On the other hand, the academician assures that, despite the fact that in many countries the law specifies that women do not need your partner’s consent to access this procedure (for example, in the case of Argentina or Colombia), the reality is that there are still medical centers that request it.
“We have a lot of cases where they ask the couple for their opinion and that becomes a big hurdle,” he says.
Paula recalls that this was exactly one of the questions she received when she expressed her desire to have her tubes tied.
“It’s like your husband owns your decisions. It’s a very archaic and patriarchal view because it’s a personal decision,” he says.
In the case of Spain, the situation is different.
according to the doctor Jose Cruz Quilespresident of the Spanish Society for Contraception (SEC), no further questions arise if the woman has not had children.
“Here, if a woman wants her tubes tied, the procedure is done whether she was a mother or not,” she explains.
“That is their right,” he adds.
For Franziska Crispi, all the barriers that exist in Latin America are problematic, because contraception is time dependent.
“If a woman is denied, it may mean that she has an unwanted pregnancy in the near future. Therefore, this rejection of certain types of contraception seems problematic to me, ”he notes.
The above becomes even more relevant if we take into account the UN numbers on unwanted pregnancies: according to an international organization, between 2015 and 2019 there were 121 million such pregnancies, accounting for 48% of all pregnancies.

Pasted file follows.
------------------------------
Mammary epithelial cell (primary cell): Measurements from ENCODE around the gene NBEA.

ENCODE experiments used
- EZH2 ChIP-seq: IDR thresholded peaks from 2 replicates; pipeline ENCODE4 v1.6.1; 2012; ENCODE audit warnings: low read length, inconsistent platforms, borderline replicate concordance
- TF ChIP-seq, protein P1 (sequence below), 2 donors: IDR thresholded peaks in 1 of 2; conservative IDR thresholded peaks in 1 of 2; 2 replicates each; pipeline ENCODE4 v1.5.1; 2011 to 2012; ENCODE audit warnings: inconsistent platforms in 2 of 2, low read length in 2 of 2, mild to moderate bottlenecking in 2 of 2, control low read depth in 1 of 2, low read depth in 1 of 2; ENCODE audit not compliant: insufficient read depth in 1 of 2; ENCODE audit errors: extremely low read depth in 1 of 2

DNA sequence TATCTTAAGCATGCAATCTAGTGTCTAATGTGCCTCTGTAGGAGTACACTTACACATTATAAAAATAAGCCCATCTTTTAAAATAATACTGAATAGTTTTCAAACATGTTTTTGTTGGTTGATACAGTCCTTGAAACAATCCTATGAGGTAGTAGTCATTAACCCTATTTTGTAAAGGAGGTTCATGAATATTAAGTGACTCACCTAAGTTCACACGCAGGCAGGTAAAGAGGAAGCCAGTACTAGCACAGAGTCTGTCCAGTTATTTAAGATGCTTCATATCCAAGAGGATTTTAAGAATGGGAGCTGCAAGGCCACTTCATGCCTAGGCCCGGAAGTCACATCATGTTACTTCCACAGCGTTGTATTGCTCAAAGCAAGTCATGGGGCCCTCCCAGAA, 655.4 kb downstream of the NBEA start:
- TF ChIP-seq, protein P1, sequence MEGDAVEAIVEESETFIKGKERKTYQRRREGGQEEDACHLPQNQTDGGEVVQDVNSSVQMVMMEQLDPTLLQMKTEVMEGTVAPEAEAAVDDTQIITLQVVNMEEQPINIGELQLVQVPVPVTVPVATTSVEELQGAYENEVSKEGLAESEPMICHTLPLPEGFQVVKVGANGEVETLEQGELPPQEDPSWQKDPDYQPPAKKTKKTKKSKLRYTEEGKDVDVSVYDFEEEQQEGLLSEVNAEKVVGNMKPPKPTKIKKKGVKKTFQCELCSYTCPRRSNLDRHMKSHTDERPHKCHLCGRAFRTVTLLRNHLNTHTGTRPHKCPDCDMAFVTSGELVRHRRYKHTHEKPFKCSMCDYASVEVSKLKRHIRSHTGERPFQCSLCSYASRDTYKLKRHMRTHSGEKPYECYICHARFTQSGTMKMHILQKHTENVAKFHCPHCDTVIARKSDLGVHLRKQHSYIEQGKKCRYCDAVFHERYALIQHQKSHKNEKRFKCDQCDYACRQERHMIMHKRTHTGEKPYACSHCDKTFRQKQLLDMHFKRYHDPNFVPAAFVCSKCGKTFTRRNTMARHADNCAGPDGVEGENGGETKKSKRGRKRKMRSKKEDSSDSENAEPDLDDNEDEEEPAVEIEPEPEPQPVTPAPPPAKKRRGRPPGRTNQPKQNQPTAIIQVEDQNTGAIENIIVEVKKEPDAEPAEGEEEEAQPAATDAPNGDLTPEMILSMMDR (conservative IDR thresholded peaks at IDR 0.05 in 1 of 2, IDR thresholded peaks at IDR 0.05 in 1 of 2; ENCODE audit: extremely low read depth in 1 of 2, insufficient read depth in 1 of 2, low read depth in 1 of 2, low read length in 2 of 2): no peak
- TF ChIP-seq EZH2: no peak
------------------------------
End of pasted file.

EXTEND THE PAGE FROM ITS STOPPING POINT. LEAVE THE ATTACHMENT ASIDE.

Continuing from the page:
- According to the United Nations, female sterilization is the most widely used contraceptive method in the world.
- According to the latest Family Planning Report, 219 million women gained access to female sterilization in 2020, which corresponds to 23% of women using contraceptives.
- Male sterilization, on the other hand, is much lower, with 17 million men being treated, which is 1.8%.
- According to the UN, the Dominican Republic, El Salvador, Mexico and Colombia are the countries in the region where the prevalence of female sterilization is highest.
“Finally it’s over”
Two years after her sterilization, Amanda Travela says she feels “calm and happy.”
She remembers that when she entered the room to have surgery, a midwife in her 50s approached her to tell her something she would never forget.
“He told me: “I think what you are doing is very valuable. I did not belong to your generation, which can make such decisions. I never wanted to have children, but no one ever wanted to operate on me. I will take care of you here.”
Amanda claims that it was there that she realized she was part of “a community of women who live with this pain of obstacles, questions, as if we were emotionally and hormonally weak.
Waking up after the operation, Amanda began a new life. “I felt infinite peace.
I thought, “It’s finally over.”
Today, Paula lives in a different reality.
Having barely recovered from a recent abortion, she says that she no longer has the strength to continue trying to achieve sterilization.
“Maybe in a few years I’ll run into someone who thinks I’m of a reasonable age and mature enough to have my tubes tied.”
“In the meantime, my partner is going to have a vasectomy. because they don’t give him problems and don’t ask his age, whether he had children or not,” he points out with obvious displeasure.
*Paula is a fictitious name because the interviewee did not want to reveal his identity for personal reasons.